Dinner with the Lesson Study Ladies


I want to hold a dinner party with six women. Here’s who’s invited:

  • Nell Scharff Panero
  • Ellen Moir
  • Catherine Lewis
  • Erin Osborne
  • Jennifer Carr
  • Marilyn Crawford

In the past three months I’ve talked to all of these women. They are really kindred spirits—especially when it comes to the plan, do, study, act (PDSA) cycle that is so well known in the improvement sciences. They each have a variation on this theme of continuous improvement moving through their networks and organizations—a form of lesson study or inquiry cycles, whatever you want to call them. They each have a powerful protocol that leaves teachers wanting more time to design, plan and talk about their students’ work and their own practice. They each  have an emphasis on teacher leadership/ownership, improvement by looking closely at student needs and evidence, and collaborative practice.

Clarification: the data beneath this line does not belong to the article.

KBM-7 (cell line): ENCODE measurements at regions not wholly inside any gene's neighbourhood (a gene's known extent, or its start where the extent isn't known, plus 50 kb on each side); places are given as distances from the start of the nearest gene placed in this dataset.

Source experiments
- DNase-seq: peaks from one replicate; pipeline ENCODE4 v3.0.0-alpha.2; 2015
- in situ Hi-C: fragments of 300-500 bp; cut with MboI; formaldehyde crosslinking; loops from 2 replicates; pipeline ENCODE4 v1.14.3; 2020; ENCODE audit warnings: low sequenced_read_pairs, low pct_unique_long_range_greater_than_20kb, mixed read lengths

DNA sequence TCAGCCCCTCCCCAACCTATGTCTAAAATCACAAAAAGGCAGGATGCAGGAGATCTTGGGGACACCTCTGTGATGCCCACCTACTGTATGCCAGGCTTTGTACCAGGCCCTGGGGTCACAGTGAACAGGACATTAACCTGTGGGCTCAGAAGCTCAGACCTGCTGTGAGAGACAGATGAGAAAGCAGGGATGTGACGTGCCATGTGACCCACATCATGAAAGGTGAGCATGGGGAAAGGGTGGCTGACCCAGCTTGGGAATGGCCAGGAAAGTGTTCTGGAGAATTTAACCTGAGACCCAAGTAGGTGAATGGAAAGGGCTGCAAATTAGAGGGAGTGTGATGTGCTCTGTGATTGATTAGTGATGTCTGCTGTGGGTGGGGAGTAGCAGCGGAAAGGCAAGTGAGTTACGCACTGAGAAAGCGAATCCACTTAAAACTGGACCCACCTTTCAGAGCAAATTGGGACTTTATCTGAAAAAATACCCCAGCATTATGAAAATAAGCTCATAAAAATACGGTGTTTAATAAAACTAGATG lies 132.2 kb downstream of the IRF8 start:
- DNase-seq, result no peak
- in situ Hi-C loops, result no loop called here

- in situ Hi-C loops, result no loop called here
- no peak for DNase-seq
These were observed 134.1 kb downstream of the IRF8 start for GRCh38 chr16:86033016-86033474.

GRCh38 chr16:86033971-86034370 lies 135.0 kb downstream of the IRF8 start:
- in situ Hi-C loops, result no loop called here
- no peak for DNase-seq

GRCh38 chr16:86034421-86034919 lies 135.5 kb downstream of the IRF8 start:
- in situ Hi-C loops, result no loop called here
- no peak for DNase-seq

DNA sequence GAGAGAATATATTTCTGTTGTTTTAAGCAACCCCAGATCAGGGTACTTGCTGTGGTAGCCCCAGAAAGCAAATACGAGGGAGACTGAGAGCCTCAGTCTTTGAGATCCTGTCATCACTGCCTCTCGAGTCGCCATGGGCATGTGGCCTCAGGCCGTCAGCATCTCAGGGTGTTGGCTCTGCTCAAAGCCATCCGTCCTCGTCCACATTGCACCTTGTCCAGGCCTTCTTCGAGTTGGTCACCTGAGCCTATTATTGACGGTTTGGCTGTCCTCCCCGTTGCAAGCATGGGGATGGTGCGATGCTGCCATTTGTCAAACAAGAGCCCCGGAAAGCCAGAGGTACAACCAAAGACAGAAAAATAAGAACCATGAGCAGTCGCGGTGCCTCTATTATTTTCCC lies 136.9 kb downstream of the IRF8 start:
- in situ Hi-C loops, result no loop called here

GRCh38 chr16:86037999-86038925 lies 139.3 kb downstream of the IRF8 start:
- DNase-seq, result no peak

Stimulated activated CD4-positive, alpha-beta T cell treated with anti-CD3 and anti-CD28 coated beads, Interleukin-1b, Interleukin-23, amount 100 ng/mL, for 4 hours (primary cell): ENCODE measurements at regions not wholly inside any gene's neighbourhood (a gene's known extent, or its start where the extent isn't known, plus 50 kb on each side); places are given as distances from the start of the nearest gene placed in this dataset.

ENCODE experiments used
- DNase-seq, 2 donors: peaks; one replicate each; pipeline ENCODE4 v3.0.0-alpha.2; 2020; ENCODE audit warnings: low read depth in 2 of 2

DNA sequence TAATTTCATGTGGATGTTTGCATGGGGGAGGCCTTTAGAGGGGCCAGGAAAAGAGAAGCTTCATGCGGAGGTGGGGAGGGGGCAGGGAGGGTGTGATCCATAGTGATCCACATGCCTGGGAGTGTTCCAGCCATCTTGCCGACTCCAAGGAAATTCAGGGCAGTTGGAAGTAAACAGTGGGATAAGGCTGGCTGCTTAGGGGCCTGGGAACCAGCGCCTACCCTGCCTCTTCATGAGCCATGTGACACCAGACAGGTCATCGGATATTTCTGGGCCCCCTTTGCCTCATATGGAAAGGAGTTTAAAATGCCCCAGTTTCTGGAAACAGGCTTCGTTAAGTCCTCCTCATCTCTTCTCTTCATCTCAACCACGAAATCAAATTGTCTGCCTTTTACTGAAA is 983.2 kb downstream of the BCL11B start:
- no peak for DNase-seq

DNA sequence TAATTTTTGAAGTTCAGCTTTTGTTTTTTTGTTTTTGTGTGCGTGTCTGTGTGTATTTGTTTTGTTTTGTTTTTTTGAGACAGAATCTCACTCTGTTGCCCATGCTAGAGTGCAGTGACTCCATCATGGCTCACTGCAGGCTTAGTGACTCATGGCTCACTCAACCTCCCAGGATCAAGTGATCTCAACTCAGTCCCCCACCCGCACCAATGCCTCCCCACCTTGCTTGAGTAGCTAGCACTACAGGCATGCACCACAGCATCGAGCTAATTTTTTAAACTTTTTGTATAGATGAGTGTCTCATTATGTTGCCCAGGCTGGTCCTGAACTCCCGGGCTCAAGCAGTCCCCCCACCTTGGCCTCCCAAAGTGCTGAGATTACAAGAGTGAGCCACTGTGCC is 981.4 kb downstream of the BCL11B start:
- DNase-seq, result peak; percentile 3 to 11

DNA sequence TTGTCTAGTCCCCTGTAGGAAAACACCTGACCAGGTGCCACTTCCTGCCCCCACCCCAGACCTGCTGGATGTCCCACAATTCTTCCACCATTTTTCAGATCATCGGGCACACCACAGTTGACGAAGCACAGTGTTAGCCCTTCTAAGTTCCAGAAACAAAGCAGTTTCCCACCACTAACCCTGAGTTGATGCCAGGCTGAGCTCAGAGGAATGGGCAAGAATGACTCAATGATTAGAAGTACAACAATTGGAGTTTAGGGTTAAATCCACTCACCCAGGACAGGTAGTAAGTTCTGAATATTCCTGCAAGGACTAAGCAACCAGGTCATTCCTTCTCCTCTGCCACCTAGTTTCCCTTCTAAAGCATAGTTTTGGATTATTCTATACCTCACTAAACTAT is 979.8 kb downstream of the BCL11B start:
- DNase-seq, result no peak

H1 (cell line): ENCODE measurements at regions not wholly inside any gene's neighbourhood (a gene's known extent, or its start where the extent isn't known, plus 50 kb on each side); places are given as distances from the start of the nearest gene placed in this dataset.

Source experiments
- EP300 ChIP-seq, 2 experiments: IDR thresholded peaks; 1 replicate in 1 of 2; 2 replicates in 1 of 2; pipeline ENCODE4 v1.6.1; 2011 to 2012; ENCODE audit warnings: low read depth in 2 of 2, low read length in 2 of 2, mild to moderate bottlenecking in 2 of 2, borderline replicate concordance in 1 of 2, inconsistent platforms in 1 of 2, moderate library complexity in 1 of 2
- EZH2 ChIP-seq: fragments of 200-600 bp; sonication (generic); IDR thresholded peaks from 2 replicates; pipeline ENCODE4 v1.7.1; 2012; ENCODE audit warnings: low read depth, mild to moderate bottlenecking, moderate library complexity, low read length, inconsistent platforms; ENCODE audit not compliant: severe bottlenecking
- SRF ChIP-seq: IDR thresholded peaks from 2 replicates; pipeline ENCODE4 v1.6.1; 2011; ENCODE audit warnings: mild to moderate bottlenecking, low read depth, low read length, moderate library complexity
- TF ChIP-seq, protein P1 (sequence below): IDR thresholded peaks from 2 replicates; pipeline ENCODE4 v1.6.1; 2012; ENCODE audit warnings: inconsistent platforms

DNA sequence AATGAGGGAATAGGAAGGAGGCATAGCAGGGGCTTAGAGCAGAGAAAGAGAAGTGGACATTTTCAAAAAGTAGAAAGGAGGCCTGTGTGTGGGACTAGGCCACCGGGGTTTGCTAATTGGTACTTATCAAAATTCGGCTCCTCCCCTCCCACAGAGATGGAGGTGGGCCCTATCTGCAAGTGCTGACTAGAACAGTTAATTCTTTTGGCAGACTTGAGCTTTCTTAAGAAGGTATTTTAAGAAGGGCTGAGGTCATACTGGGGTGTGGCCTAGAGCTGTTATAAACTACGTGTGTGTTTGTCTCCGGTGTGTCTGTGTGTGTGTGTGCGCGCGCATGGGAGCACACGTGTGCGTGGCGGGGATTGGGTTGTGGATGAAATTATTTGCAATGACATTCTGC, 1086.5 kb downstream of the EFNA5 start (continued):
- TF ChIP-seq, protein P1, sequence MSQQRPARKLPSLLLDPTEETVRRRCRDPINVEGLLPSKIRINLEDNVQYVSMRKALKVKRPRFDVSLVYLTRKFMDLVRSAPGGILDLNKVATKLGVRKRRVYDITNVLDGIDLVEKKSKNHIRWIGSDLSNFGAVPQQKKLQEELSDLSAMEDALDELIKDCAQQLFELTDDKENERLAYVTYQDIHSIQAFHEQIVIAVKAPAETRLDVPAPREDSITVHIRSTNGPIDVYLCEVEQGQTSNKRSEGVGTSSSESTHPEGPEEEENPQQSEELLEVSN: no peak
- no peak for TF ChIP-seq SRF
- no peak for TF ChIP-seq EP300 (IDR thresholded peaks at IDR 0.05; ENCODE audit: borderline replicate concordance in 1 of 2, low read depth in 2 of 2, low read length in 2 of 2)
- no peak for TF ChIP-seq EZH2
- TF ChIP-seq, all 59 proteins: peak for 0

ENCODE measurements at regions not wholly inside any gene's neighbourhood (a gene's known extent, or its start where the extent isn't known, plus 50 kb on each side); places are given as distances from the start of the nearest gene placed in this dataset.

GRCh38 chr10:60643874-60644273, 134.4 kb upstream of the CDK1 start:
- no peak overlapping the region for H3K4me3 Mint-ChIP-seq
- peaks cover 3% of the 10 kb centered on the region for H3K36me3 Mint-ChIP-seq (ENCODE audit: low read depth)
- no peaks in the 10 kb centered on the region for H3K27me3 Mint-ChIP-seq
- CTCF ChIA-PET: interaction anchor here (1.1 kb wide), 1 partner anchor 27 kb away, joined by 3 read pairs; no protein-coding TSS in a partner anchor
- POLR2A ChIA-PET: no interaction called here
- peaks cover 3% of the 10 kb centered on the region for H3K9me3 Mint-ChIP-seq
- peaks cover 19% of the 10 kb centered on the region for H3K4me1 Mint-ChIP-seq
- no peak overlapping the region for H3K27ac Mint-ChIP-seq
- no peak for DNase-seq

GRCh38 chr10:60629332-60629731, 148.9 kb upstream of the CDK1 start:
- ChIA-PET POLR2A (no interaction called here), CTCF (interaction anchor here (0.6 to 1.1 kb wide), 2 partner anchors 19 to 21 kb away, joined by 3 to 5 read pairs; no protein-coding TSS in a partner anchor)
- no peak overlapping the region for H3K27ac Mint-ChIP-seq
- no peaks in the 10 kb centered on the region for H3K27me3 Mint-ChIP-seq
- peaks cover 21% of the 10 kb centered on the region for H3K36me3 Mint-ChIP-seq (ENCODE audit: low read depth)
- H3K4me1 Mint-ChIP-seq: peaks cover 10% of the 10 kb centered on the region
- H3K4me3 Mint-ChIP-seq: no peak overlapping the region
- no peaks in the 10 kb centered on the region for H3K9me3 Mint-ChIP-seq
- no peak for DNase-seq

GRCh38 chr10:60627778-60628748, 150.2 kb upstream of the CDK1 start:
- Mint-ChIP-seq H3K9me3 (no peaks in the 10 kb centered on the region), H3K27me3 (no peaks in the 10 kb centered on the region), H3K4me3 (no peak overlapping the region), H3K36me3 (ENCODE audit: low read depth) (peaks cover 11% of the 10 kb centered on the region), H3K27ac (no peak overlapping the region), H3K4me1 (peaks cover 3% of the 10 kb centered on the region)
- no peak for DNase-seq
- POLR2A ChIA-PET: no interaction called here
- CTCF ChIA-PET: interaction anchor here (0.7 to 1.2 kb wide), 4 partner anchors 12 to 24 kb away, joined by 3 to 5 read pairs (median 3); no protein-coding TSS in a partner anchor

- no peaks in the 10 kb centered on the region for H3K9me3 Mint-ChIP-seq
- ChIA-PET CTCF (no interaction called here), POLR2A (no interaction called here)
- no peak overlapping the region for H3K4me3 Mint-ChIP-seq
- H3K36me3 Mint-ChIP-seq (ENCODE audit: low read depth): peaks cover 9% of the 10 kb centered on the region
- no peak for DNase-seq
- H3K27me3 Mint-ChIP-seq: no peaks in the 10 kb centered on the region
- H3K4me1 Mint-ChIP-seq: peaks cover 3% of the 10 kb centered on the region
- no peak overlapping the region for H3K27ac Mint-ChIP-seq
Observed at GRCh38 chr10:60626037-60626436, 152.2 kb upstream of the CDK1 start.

Nell led the thinking behind the Scaffolded Apprenticeship Model work in New York City. Ellen is founder of the New Teacher Center and has a team of mentors who helped put data cycles in place across CA (and the country) with new teachers. Catherine has led the movement in the U.S. to use the Japanese practice of lesson study as a way to improve and reflect on teaching practice in math. Jennifer Carr, the Innovative Professional Development (iPD) administrator for the Fresno Unified School District, leads a form of lesson study with groups across the district in social studies, English language arts, and science. Marilyn Crawford worked in Fresno and Bridgeport to find the time for lesson study in some of our iPD districts and also was a lead designer of the Literacy Design Collaborative. I don’t think these women know each other, but they should.

There is something real, sustainable and powerful about the work these women are doing with teachers. Teachers are leading the way using their protocols. They are creating teacher leaders whose enthusiasm for student success and improving their practice is contagious. These teachers are the tipping point for larger, more systemic reforms. I have never met such committed teachers as the leaders that participate across these networks.

Wasn’t it another woman who said: “Never doubt that a small group of thoughtful, committed citizens can change the world; indeed, it’s the only thing that ever has.”

Here’s to Margaret Mead and my dinner party!

 

– C.